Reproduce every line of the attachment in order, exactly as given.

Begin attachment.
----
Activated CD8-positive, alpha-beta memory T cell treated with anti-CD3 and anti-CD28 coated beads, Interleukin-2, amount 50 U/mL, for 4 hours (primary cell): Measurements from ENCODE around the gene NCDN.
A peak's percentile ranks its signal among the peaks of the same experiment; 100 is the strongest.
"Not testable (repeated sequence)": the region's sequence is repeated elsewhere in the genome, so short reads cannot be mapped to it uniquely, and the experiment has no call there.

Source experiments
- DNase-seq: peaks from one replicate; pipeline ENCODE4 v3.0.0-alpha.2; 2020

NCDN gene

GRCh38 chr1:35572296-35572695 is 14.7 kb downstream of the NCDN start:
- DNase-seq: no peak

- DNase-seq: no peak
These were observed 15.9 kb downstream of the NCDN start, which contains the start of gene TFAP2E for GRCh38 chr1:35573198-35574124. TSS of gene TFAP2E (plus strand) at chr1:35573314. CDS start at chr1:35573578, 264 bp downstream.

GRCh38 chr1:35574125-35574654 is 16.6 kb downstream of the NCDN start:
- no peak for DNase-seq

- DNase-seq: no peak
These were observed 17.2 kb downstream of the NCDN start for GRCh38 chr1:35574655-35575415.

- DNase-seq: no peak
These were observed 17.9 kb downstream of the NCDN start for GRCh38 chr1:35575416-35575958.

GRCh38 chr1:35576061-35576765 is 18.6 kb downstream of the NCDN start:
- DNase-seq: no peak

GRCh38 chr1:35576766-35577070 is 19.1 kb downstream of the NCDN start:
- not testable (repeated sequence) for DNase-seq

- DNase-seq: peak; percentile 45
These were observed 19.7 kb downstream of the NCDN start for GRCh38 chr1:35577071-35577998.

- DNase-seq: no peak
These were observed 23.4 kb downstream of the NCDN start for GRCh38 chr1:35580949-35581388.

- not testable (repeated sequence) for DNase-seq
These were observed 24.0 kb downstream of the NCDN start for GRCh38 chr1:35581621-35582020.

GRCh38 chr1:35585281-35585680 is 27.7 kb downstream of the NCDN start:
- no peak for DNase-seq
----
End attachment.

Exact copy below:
Activated CD8-positive, alpha-beta memory T cell treated with anti-CD3 and anti-CD28 coated beads, Interleukin-2, amount 50 U/mL, for 4 hours (primary cell): Measurements from ENCODE around the gene NCDN.
A peak's percentile ranks its signal among the peaks of the same experiment; 100 is the strongest.
"Not testable (repeated sequence)": the region's sequence is repeated elsewhere in the genome, so short reads cannot be mapped to it uniquely, and the experiment has no call there.

Source experiments
- DNase-seq: peaks from one replicate; pipeline ENCODE4 v3.0.0-alpha.2; 2020

NCDN gene

GRCh38 chr1:35572296-35572695 is 14.7 kb downstream of the NCDN start:
- DNase-seq: no peak

- DNase-seq: no peak
These were observed 15.9 kb downstream of the NCDN start, which contains the start of gene TFAP2E for GRCh38 chr1:35573198-35574124. TSS of gene TFAP2E (plus strand) at chr1:35573314. CDS start at chr1:35573578, 264 bp downstream.

GRCh38 chr1:35574125-35574654 is 16.6 kb downstream of the NCDN start:
- no peak for DNase-seq

- DNase-seq: no peak
These were observed 17.2 kb downstream of the NCDN start for GRCh38 chr1:35574655-35575415.

- DNase-seq: no peak
These were observed 17.9 kb downstream of the NCDN start for GRCh38 chr1:35575416-35575958.

GRCh38 chr1:35576061-35576765 is 18.6 kb downstream of the NCDN start:
- DNase-seq: no peak

GRCh38 chr1:35576766-35577070 is 19.1 kb downstream of the NCDN start:
- not testable (repeated sequence) for DNase-seq

- DNase-seq: peak; percentile 45
These were observed 19.7 kb downstream of the NCDN start for GRCh38 chr1:35577071-35577998.

- DNase-seq: no peak
These were observed 23.4 kb downstream of the NCDN start for GRCh38 chr1:35580949-35581388.

- not testable (repeated sequence) for DNase-seq
These were observed 24.0 kb downstream of the NCDN start for GRCh38 chr1:35581621-35582020.

GRCh38 chr1:35585281-35585680 is 27.7 kb downstream of the NCDN start:
- no peak for DNase-seq